Place, publisher, year, edition, pages
Taylor & Francis, 2023
Keywords
Models of practice, sustainability, occupational therapy, professional reasoning
National Category
Occupational Therapy
Research subject
Occupational Therapy; Nursing
Identifiers
urn:nbn:se:ltu:diva-93011 (URN)10.1080/11038128.2022.2121756 (DOI)000852161000001 ()36084242 (PubMedID)2-s2.0-85138224719 (Scopus ID)
Funder
Norrbotten County Council
Note

Validerad;2023;Nivå 2;2023-11-08 (joosat);

Full text license: CC BY-NC-ND 4.0

Available from: 2022-09-13 Created: 2022-09-13 Last updated: 2023-11-08Bibliographically approved
Almevall, A. D., Wennberg, P., Zingmark, K., Öhlin, J., Söderberg, S., Olofsson, B., . . . Niklasson, J. (2022). Associations between everyday physical activity and morale in older adults. Geriatric Nursing, 48, 37-42
Open this publication in new window or tab >>Associations between everyday physical activity and morale in older adults
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2022 (English)In: Geriatric Nursing, ISSN 0197-4572, E-ISSN 1528-3984, Vol. 48, p. 37-42Article in journal (Refereed) Published
Abstract [en]

Studies that objectively investigate patterns of everyday physical activity in relation to well-being and that use measures specific to older adults are scarce. This study aimed to explore objectively measured everyday physical activity and sedentary behavior in relation to a morale measure specifically constructed for older adults. A total of 77 persons (42 women, 35 men) aged 80 years or older (84.3 ± 3.8) wore an accelerometer device for at least 5 days. Morale was measured with the Philadelphia Geriatric Center Morale Scale (PGCMS). PGCMS scores were significantly positively associated with number of steps, time spent stepping, and time spent stepping at >75 steps per minute. Sedentary behavior did not associate with PGCMS. Promoting PA in the form of walking at any intensity–or even spending time in an upright position—and in any quantity may be important for morale, or vice versa, or the influence may be bidirectional.

Place, publisher, year, edition, pages
Elsevier, 2022
Keywords
Aged, 80 and over, Morale, Physical activity, Accelerometer, Well-being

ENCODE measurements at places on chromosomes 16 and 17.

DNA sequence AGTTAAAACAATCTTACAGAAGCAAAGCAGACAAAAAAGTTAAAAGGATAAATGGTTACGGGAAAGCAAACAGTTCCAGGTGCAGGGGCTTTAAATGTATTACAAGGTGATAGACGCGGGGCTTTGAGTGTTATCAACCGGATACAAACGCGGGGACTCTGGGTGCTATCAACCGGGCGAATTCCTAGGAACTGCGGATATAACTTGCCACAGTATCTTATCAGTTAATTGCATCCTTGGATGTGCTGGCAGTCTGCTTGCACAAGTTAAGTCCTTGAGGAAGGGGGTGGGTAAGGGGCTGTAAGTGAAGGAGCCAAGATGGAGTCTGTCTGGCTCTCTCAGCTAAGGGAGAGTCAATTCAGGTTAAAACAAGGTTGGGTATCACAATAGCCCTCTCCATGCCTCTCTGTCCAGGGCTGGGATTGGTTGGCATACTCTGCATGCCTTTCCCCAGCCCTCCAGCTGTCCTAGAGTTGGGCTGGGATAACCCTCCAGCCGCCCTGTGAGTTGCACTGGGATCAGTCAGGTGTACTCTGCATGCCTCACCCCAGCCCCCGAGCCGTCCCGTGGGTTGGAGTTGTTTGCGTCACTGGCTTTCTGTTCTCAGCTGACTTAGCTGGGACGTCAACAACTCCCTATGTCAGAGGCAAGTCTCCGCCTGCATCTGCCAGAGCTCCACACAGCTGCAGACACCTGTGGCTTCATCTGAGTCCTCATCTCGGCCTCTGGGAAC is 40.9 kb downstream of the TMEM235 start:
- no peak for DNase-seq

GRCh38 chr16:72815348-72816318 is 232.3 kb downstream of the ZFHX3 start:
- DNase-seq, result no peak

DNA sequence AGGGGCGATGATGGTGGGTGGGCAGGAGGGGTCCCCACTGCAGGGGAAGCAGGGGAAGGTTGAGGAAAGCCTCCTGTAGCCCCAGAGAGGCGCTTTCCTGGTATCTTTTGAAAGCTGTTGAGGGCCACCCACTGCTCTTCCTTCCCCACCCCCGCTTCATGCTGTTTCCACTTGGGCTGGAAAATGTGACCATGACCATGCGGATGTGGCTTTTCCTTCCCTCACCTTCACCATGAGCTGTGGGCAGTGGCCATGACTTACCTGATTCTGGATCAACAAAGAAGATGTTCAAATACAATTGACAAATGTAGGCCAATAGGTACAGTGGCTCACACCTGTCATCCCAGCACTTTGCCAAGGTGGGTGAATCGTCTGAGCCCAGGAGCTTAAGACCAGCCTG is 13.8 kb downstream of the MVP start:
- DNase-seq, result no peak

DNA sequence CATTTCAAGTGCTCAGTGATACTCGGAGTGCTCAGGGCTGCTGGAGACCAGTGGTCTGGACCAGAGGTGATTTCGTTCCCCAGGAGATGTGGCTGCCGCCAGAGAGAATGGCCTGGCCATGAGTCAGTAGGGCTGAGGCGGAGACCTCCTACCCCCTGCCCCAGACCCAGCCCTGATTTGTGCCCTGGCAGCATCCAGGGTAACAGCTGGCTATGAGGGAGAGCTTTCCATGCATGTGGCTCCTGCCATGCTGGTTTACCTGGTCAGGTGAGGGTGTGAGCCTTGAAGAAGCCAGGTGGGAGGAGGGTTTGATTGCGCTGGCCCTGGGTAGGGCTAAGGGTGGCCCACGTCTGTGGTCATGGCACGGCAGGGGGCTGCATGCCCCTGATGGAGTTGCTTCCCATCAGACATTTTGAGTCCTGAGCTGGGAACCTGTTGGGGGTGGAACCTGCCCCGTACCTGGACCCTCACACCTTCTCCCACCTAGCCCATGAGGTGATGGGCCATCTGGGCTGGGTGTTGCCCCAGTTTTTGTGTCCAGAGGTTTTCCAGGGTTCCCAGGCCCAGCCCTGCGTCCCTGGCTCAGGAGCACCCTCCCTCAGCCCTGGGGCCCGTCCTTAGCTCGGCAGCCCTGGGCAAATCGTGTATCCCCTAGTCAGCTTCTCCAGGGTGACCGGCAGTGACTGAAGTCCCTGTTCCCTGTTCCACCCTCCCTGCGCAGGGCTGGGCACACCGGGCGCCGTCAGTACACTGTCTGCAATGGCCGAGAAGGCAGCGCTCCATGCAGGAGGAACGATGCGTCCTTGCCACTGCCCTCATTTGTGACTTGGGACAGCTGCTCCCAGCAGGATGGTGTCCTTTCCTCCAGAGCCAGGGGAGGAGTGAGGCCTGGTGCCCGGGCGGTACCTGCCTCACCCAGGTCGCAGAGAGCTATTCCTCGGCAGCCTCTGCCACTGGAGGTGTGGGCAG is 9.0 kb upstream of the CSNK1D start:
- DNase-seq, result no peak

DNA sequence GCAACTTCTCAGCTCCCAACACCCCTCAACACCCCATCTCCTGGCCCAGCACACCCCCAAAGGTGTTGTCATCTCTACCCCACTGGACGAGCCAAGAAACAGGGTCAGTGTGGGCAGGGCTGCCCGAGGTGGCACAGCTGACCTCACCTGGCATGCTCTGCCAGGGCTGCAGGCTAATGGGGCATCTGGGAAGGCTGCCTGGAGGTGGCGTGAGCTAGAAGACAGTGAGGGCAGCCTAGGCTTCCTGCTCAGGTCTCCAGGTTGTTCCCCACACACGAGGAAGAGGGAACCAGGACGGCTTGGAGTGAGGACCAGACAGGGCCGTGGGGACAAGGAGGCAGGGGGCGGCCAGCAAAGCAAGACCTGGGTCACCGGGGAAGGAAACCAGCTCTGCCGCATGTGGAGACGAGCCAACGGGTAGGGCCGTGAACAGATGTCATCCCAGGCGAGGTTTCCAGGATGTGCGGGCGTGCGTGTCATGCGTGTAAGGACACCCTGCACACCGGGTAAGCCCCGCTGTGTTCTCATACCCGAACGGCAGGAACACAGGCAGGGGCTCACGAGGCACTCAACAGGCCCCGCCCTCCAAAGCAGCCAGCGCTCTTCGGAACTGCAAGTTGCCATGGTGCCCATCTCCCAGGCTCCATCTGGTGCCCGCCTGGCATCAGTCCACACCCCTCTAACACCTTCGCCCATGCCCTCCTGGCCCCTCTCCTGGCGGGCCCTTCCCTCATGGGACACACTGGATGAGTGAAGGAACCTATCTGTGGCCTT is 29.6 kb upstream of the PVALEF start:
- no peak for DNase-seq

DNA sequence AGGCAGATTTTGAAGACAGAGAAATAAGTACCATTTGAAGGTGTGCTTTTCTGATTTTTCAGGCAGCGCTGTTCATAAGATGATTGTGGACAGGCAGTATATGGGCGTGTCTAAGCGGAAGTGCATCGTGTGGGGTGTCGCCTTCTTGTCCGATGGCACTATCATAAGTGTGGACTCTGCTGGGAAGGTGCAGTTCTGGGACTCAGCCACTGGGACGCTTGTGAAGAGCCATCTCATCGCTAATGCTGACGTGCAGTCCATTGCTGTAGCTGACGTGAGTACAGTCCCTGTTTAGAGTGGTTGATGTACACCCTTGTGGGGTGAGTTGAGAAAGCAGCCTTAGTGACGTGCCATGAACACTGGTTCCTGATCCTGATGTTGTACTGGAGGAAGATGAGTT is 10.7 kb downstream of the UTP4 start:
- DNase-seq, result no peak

National Category
Physiotherapy Public Health, Global Health, Social Medicine and Epidemiology
Research subject
Nursing
Identifiers
urn:nbn:se:ltu:diva-92951 (URN)10.1016/j.gerinurse.2022.08.007 (DOI)000859439100006 ()36099778 (PubMedID)2-s2.0-85137619883 (Scopus ID)
Note

Validerad;2022;Nivå 2;2022-09-12 (hanlid)

Available from: 2022-09-12 Created: 2022-09-12 Last updated: 2023-04-06Bibliographically approved
Almevall, A., Nordmark, S., Niklasson, J. & Zingmark, K. (2022). Experiences of home as an aspect of well-being in people over 80 years: A mixed method study. Journal of Advanced Nursing, 78(1), 252-263
Open this publication in new window or tab >>Experiences of home as an aspect of well-being in people over 80 years: A mixed method study
2022 (English)In: Journal of Advanced Nursing, ISSN 0309-2402, E-ISSN 1365-2648, Vol. 78, no 1, p. 252-263Article in journal (Refereed) Published
Abstract [en]

Aims To (1) describe experiences of home from a well-being perspective, (2) describe participant characteristics and well-being measures in relation to housing type (3) and how the aforementioned aspects may affect well-being in very old persons. Design Cross-sectional, convergent parallel-results mixed method design with semi-structured interviews analysed by qualitative content analysis, in relation to descriptive statistics and specific well-being outcome measures related to home. Methods A total of 50 persons 80 years or older living in ordinary housing were interviewed (July 2017 to November 2018) about home in relation to well-being, along with collection of participant characteristics and well-being measures related to home. Results Participants described how home had become increasingly important as it provided autonomy and acted as a social and occupational hub. However, autonomy was not unconditional, and home could also be perceived as a place of inactive solitude. Results were interpreted as relating to being in the margins of home and had a major impact on well-being. Housing type seemed of importance with higher measures of well-being for participants in single-living housing compared with those living in apartment. Conclusion Home is increasingly central to well-being in old age; however, very old persons also have to relate to being physically and mentally in the margins of being able to remain in the home. These aspects of home potentially have a major impact on well-being. Impact As very old persons living in ordinary housing will constitute a larger segment of society in coming years, aspects of home can potentially have a considerable impact on well-being for this age-group. This study describes aspects of home that contribute to, or has adverse impact on well-being. These aspects need thorough consideration in policy-making and planning of health care that can affect experiences of home.

Place, publisher, year, edition, pages
John Wiley & Sons, 2022
Keywords
80 and over, aged, aging in place, independent living, nursing, ordinary housing, qualitative approaches, well-being
National Category
Nursing
Research subject
Nursing
Identifiers
urn:nbn:se:ltu:diva-88125 (URN)10.1111/jan.15093 (DOI)000721418500001 ()34812517 (PubMedID)2-s2.0-85119698611 (Scopus ID)